Chicago developers busy despite talk of a slowdown

City Council gets plans and zoning proposals for office buildings and new housing units.

Zoning proposals for six large-scale projects in neighborhoods just west and northwest of downtown were submitted Wednesday to the City Council, indicating an active construction market here despite worries about a slowdown.

Four of the new projects are for office buildings and two involve apartment buildings. Industry data have shown commercial property investors have scaled back on Chicago acquisitions this year. The inventory of new residential high-rises also is declining.

Developers and other real estate experts cite worries about property taxes, the debt loads of local government and mandates to build affordable housing as reasons for a go-slow attitude.

But the new zoning filings show continued interest in areas where developers have swarmed. “People seem to be seeing continued office demand, especially in the Fulton Market area. [Developer] Sterling Bay has an unbelievable appetite to build there,” said Alan Lev, chairman of housing developer Belgravia Group.

The zoning requests introduced to the City Council involved these sites:

  • 1200 W. Fulton Market, where Ryan Cos. U.S. plans two office buildings containing 556,000 square feet and 335 parking spaces. The tallest would be 300 feet. The project entails a large component of commercial and retail space, about 150,000 square feet.
  • 1200 W. Carroll Ave., where Sterling Bay plans a 14-story office building with 90 parking spots.
  • 900 W. Fulton Market, site of a nine-story commercial project backed by Buffalo Grove-based Shorewood Development Group.
  • 344 N. Canal St., a Cassidy Tire location would be replaced by a 33-story apartment tower with ground-floor retail space. The proponent is Habitat Co., which has declined requests from a preservation group to save a five-story factory on the site that dates from 1902 and was moved to its present home long ago.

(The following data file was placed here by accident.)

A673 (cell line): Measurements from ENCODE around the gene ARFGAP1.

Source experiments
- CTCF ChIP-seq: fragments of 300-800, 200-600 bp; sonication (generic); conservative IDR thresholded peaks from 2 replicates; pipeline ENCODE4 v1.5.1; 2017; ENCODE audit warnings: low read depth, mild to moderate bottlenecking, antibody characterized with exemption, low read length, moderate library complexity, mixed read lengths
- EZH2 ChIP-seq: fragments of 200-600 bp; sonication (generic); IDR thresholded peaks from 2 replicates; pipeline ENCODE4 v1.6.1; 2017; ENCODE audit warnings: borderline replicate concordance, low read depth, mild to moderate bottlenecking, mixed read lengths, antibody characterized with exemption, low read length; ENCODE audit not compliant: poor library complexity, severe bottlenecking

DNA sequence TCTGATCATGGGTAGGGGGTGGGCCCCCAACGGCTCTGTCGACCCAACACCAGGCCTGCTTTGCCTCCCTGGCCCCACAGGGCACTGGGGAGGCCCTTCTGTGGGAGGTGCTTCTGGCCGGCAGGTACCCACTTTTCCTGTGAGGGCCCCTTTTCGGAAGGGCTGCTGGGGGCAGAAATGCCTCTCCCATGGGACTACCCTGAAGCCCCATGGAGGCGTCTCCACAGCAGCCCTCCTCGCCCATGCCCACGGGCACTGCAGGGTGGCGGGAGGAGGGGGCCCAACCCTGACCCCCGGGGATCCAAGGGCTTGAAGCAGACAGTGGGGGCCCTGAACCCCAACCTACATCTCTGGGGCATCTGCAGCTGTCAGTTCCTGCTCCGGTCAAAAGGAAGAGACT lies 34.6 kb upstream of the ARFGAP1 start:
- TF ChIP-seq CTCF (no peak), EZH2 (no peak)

• 777 N. Franklin St., where Centrum Properties wants to replace a small building with nine stories of commercial space next to a CTA Brown Line stop.
  • 1140 W. Erie St., near Ogden Avenue’s crossing over the Kennedy Expressway, where Chicago-based Bond Cos. wants to build 87 residential units and 33 parking spaces.

The Cassidy Trie building at 344 N. Canal St. would be replaced by a 33-story apartment tower.

The applications will lead to hearings before the City Council’s zoning committee and, in most cases, the Chicago Plan Commission. Developers usually wait for aldermanic consent before they submit a proposal that’s often been critiqued by local groups.

Despite talk of a slowdown, developers seek opportunities in popular locations. Lev said Belgravia plans to move ahead on a condo project in the West Loop, unusual given that housing deals lately have been for rentals.

Lev said his firm plans to start marketing 72 units at the southeast corner of Jackson Boulevard and Racine Avenue. He said he will pursue the project without a zoning change, which means he can avoid the requirements of Chicago’s Affordable Housing Ordinance.

“A lot of developers are starting to make these calculations. They’ll build smaller buildings to avoid having to meet the requirements,” Lev said.

The ordinance requires developers of 10 or more units to set aside 10% of them at prices or rents deemed affordable for those with lower incomes or provide money to build the units elsewhere. It applies when there’s a zoning change or other form of city help.